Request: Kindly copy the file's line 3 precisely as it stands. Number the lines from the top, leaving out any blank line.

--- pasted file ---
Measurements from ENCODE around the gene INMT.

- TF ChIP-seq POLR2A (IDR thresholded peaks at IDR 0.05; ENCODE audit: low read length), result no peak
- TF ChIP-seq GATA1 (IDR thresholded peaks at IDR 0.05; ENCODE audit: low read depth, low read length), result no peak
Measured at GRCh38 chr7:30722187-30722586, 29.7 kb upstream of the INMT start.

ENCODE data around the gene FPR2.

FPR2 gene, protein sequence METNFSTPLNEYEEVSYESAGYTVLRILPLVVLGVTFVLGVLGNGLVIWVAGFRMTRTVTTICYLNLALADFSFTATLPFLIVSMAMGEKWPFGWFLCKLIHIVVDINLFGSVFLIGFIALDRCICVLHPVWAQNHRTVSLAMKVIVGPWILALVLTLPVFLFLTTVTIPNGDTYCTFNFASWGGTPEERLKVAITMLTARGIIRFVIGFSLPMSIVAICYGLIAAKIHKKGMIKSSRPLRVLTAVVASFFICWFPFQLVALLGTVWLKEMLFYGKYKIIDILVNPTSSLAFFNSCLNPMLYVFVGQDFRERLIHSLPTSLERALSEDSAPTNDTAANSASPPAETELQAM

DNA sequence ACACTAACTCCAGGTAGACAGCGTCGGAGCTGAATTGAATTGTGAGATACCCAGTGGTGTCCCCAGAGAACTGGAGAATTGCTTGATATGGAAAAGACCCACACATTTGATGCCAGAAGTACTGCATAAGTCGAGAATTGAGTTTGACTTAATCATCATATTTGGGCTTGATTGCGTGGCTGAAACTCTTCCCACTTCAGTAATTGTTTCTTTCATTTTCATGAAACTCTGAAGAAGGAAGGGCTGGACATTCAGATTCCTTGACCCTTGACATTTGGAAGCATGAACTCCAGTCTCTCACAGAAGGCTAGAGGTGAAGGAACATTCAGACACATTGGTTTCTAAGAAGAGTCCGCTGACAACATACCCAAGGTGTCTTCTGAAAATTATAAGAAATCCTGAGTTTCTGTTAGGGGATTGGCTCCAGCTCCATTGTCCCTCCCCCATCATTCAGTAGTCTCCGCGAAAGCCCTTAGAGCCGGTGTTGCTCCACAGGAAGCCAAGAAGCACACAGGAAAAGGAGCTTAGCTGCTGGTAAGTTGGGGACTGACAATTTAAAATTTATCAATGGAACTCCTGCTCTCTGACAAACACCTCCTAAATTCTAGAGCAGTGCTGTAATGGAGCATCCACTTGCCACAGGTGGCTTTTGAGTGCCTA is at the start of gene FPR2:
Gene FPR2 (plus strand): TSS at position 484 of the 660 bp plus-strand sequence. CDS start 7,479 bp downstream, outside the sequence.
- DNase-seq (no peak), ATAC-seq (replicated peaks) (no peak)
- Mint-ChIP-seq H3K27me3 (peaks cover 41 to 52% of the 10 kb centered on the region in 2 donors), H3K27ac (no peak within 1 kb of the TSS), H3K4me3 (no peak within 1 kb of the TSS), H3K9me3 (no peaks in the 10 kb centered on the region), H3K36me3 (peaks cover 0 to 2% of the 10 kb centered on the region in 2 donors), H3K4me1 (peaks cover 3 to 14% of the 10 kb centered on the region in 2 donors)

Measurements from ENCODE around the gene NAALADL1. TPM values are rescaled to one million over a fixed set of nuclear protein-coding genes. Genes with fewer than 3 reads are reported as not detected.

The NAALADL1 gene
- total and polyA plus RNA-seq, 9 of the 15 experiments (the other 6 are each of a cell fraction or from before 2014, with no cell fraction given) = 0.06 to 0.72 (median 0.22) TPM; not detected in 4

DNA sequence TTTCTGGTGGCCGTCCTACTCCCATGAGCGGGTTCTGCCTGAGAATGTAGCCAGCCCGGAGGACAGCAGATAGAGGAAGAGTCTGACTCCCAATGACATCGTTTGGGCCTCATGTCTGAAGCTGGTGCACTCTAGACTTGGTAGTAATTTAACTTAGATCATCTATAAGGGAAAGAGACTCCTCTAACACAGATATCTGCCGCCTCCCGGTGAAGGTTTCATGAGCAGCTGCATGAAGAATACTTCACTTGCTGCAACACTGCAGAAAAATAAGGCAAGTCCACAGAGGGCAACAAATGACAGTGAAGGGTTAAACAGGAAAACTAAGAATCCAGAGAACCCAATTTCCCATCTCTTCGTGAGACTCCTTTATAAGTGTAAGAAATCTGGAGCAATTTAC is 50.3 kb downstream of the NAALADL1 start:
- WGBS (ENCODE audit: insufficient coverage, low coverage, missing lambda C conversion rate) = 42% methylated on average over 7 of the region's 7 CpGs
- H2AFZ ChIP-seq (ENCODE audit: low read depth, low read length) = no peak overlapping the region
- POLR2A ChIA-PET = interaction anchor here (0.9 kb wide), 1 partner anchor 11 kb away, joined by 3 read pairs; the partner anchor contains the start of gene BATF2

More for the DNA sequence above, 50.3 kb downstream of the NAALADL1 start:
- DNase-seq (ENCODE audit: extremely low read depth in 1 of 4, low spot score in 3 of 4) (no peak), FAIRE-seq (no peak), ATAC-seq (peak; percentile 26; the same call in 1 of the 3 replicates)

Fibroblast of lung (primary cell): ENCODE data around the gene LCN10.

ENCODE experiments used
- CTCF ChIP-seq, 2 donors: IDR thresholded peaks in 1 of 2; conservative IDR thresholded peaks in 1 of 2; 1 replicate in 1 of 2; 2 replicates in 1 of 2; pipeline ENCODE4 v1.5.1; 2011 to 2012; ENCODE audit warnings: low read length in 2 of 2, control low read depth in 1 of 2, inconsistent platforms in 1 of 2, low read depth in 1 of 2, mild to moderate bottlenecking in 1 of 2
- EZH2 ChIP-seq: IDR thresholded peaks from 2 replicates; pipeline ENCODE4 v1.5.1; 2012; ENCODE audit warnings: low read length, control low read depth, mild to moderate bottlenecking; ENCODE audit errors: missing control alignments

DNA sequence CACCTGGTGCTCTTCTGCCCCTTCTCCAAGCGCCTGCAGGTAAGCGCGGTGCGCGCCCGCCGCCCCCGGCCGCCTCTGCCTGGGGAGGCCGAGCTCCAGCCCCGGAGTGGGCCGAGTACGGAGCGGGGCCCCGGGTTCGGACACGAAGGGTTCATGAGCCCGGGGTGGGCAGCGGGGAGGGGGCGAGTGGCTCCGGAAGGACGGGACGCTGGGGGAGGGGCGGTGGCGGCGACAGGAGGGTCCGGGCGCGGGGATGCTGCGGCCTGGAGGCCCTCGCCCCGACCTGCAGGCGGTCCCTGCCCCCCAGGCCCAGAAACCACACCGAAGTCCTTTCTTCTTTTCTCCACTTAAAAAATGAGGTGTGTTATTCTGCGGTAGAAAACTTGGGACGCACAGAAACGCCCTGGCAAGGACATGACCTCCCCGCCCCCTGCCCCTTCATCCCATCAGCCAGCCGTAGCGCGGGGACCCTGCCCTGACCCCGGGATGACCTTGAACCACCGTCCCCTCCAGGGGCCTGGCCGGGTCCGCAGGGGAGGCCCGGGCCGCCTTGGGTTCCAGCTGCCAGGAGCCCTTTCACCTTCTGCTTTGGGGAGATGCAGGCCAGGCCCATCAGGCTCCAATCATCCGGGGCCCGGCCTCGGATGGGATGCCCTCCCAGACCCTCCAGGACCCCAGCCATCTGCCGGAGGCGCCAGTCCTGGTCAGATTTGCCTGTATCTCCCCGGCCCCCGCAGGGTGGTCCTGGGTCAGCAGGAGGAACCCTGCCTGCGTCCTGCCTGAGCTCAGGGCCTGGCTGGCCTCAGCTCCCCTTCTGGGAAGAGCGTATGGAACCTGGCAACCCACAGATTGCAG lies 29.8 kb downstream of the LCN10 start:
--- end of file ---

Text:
- TF ChIP-seq GATA1 (IDR thresholded peaks at IDR 0.05; ENCODE audit: low read depth, low read length), result no peak